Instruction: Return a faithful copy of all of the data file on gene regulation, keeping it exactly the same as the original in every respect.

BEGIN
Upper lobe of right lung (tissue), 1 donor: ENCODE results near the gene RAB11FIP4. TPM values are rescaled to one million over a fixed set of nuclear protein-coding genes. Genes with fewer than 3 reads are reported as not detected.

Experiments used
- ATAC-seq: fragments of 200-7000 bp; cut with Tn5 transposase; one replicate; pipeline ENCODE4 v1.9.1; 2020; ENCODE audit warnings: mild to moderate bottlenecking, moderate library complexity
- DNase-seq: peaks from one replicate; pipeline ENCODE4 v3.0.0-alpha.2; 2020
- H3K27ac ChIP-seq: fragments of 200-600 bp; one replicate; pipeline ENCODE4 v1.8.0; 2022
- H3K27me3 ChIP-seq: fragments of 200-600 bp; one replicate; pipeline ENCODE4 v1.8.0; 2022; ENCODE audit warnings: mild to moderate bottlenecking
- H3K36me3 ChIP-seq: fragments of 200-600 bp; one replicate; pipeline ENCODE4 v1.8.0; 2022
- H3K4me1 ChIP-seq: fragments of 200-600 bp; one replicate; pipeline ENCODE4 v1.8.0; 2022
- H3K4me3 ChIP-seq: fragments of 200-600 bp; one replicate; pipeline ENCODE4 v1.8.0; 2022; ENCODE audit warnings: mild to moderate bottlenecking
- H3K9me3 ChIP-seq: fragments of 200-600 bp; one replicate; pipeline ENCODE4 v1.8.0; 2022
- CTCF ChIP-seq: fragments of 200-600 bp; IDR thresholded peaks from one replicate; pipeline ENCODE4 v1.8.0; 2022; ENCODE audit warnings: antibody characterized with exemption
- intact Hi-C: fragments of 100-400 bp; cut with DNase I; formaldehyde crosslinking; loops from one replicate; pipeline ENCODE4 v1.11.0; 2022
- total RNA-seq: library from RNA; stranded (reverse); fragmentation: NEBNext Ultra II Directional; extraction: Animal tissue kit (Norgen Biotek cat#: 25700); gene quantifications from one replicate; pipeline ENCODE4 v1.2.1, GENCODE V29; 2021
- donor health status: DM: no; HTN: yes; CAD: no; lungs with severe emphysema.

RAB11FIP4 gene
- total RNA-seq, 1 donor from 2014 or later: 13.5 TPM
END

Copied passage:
Upper lobe of right lung (tissue), 1 donor: ENCODE results near the gene RAB11FIP4. TPM values are rescaled to one million over a fixed set of nuclear protein-coding genes. Genes with fewer than 3 reads are reported as not detected.

Experiments used
- ATAC-seq: fragments of 200-7000 bp; cut with Tn5 transposase; one replicate; pipeline ENCODE4 v1.9.1; 2020; ENCODE audit warnings: mild to moderate bottlenecking, moderate library complexity
- DNase-seq: peaks from one replicate; pipeline ENCODE4 v3.0.0-alpha.2; 2020
- H3K27ac ChIP-seq: fragments of 200-600 bp; one replicate; pipeline ENCODE4 v1.8.0; 2022
- H3K27me3 ChIP-seq: fragments of 200-600 bp; one replicate; pipeline ENCODE4 v1.8.0; 2022; ENCODE audit warnings: mild to moderate bottlenecking
- H3K36me3 ChIP-seq: fragments of 200-600 bp; one replicate; pipeline ENCODE4 v1.8.0; 2022
- H3K4me1 ChIP-seq: fragments of 200-600 bp; one replicate; pipeline ENCODE4 v1.8.0; 2022
- H3K4me3 ChIP-seq: fragments of 200-600 bp; one replicate; pipeline ENCODE4 v1.8.0; 2022; ENCODE audit warnings: mild to moderate bottlenecking
- H3K9me3 ChIP-seq: fragments of 200-600 bp; one replicate; pipeline ENCODE4 v1.8.0; 2022
- CTCF ChIP-seq: fragments of 200-600 bp; IDR thresholded peaks from one replicate; pipeline ENCODE4 v1.8.0; 2022; ENCODE audit warnings: antibody characterized with exemption
- intact Hi-C: fragments of 100-400 bp; cut with DNase I; formaldehyde crosslinking; loops from one replicate; pipeline ENCODE4 v1.11.0; 2022
- total RNA-seq: library from RNA; stranded (reverse); fragmentation: NEBNext Ultra II Directional; extraction: Animal tissue kit (Norgen Biotek cat#: 25700); gene quantifications from one replicate; pipeline ENCODE4 v1.2.1, GENCODE V29; 2021
- donor health status: DM: no; HTN: yes; CAD: no; lungs with severe emphysema.

RAB11FIP4 gene
- total RNA-seq, 1 donor from 2014 or later: 13.5 TPM